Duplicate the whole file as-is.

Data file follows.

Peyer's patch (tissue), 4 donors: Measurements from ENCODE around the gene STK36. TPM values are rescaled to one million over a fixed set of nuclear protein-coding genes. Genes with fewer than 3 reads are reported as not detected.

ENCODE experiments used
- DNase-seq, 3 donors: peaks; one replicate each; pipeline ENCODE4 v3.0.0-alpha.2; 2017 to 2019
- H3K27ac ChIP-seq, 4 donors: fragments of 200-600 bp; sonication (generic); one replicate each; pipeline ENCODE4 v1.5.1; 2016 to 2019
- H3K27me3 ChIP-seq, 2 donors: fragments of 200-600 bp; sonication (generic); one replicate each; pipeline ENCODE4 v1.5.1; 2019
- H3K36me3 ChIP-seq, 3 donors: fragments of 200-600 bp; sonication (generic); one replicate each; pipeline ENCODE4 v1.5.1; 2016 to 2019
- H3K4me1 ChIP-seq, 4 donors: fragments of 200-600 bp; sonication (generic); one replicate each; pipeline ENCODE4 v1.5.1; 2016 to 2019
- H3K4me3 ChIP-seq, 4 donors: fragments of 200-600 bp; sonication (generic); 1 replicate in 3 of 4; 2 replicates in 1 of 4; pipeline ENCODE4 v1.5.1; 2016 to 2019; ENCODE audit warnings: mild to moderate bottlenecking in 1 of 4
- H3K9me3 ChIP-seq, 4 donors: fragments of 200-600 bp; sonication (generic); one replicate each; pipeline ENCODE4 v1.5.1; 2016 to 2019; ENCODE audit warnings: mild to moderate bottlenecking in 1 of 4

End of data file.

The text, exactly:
Peyer's patch (tissue), 4 donors: Measurements from ENCODE around the gene STK36. TPM values are rescaled to one million over a fixed set of nuclear protein-coding genes. Genes with fewer than 3 reads are reported as not detected.

ENCODE experiments used
- DNase-seq, 3 donors: peaks; one replicate each; pipeline ENCODE4 v3.0.0-alpha.2; 2017 to 2019
- H3K27ac ChIP-seq, 4 donors: fragments of 200-600 bp; sonication (generic); one replicate each; pipeline ENCODE4 v1.5.1; 2016 to 2019
- H3K27me3 ChIP-seq, 2 donors: fragments of 200-600 bp; sonication (generic); one replicate each; pipeline ENCODE4 v1.5.1; 2019
- H3K36me3 ChIP-seq, 3 donors: fragments of 200-600 bp; sonication (generic); one replicate each; pipeline ENCODE4 v1.5.1; 2016 to 2019
- H3K4me1 ChIP-seq, 4 donors: fragments of 200-600 bp; sonication (generic); one replicate each; pipeline ENCODE4 v1.5.1; 2016 to 2019
- H3K4me3 ChIP-seq, 4 donors: fragments of 200-600 bp; sonication (generic); 1 replicate in 3 of 4; 2 replicates in 1 of 4; pipeline ENCODE4 v1.5.1; 2016 to 2019; ENCODE audit warnings: mild to moderate bottlenecking in 1 of 4
- H3K9me3 ChIP-seq, 4 donors: fragments of 200-600 bp; sonication (generic); one replicate each; pipeline ENCODE4 v1.5.1; 2016 to 2019; ENCODE audit warnings: mild to moderate bottlenecking in 1 of 4